In this episode of COVIDcast, Natasha Kassam, Research Fellow at the Lowy Institute, sat down with Taiwan’s Minister of Foreign Affairs, Dr Joseph Wu. Wu was appointed Foreign Minister by President Tsai Ing-wen on 26 February 2018. He was previously the head of the National Security Council, and the Chief Representative in the United States as the head of the Taipei Economic and Cultural Representative Office in Washington DC.

Taiwan, a thriving democracy of 24 million people, is often seen as a proxy for both the United States and China’s ambitions for the Asia-Pacific region. But lately, Taiwan has been making headlines for its success in the Covid-19 pandemic. In normal times, there are 500 direct flights and around 180,000 trips between Taiwan and China each week. Despite this proximity, Taiwan has contained the virus to around 400 cases, only seven fatalities and no community transmission for more than two months.

Wu says China has increased military pressure on Taiwan during the pandemic. With many other countries preoccupied in dealing with the pandemic, China may feel it has a freer hand in dealing with Taiwan. The military pressure also serves to divert domestic attention in China onto Taiwan, at a time where the economic slowdown in China may be driving social discontent.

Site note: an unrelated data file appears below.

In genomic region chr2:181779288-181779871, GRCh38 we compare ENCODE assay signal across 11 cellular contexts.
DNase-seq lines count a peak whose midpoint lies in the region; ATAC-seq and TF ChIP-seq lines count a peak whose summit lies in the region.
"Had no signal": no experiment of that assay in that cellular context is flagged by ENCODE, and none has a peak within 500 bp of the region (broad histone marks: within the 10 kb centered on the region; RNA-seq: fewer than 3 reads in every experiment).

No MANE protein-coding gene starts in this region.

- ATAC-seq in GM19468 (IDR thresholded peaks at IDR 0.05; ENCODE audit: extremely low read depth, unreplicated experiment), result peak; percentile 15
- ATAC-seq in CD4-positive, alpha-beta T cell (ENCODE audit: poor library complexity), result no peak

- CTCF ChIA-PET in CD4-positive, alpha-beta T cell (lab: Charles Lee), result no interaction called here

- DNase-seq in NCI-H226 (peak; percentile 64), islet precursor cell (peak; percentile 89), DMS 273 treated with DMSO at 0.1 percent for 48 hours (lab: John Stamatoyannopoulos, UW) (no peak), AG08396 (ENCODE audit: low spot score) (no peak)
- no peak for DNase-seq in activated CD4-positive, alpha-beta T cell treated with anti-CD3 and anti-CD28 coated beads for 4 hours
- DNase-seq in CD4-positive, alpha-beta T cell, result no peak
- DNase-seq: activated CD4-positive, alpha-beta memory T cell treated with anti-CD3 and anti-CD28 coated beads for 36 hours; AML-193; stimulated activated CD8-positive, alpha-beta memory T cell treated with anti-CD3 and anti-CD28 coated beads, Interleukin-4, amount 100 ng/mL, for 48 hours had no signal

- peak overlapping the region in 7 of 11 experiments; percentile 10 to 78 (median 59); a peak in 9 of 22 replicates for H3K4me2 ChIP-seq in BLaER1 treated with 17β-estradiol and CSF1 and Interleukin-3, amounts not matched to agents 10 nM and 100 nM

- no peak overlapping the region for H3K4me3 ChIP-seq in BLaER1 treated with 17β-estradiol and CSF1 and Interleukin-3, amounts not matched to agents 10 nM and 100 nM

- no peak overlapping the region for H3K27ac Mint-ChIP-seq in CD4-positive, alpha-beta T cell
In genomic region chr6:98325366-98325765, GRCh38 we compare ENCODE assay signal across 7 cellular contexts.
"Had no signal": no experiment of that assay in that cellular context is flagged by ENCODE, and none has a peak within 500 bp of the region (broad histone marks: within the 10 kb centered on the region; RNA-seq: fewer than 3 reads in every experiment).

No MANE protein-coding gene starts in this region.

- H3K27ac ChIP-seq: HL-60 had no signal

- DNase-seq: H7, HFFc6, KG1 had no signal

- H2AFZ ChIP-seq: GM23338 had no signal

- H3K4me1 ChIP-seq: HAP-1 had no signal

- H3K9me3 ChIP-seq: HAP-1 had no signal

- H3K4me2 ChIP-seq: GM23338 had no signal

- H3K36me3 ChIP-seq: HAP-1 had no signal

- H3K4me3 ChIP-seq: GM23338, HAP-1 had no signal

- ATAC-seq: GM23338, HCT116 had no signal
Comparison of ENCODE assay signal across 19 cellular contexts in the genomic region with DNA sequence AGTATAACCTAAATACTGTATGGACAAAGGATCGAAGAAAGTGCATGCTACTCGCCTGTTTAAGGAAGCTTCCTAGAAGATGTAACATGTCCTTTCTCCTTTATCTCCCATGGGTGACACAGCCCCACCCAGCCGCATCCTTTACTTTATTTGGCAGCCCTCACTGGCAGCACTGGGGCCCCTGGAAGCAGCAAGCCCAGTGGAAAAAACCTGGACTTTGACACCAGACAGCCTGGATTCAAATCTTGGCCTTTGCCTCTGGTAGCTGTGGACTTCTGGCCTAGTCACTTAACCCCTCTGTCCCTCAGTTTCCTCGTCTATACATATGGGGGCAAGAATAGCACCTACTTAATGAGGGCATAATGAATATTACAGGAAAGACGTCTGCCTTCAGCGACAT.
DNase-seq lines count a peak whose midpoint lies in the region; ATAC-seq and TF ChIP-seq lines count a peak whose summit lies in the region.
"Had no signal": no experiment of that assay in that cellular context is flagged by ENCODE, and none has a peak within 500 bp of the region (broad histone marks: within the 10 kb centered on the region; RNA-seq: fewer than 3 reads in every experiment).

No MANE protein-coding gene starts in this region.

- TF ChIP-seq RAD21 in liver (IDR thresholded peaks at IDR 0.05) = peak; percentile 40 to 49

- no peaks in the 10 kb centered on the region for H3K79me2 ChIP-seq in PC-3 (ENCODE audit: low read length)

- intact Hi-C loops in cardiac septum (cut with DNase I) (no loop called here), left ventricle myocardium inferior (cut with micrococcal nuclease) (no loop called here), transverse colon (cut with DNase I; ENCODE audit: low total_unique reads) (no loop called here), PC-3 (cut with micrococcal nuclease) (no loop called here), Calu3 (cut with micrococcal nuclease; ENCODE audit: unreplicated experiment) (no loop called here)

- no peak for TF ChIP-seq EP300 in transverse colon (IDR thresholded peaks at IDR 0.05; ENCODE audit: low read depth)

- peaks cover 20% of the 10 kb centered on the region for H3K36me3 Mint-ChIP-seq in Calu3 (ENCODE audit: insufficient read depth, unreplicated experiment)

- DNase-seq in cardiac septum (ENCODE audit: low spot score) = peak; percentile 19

In addition to longstanding economic and military pressure, Wu says, China has been increasing influence operations against Taiwan in the last two years. Whether we refer to these operations as “sharp power” or influence operations, China is pressuring businesses, thinktanks and universities to treat Taiwan as a part of China.

Wu says Hong Kong and Taiwan are two outposts of democracy. If the Chinese government can whittle away Hong Kong’s freedoms and human rights, then Taiwan will be next.

China has also been seeking to pressure Taiwan in other ways, excluding it from the World Health Organisation, and poaching diplomatic partners such as Solomon Islands and Kiribati in the Pacific. By making donations to other countries and sharing Taiwan’s experience in fighting Covid-19, Taiwan hoped to win more international friendship. Many countries that had never expressed public support for Taiwan had spoken up at the World Health Assembly in May.

Wu says Hong Kong and Taiwan are two outposts of democracy. If the Chinese government can whittle away Hong Kong’s freedoms and human rights, then Taiwan will be next.

 

COVIDcast is a podcast hosted by Lowy Institute experts to discuss the implications of Covid-19 for Australia, the Asia-Pacific region and the world. Previous episodes are available on the Lowy Institute website. To stay up to date with the latest episodes of COVIDcast, subscribe to Lowy Institute Audio on Apple Podcasts, Google podcasts, Spotify or SoundCloud.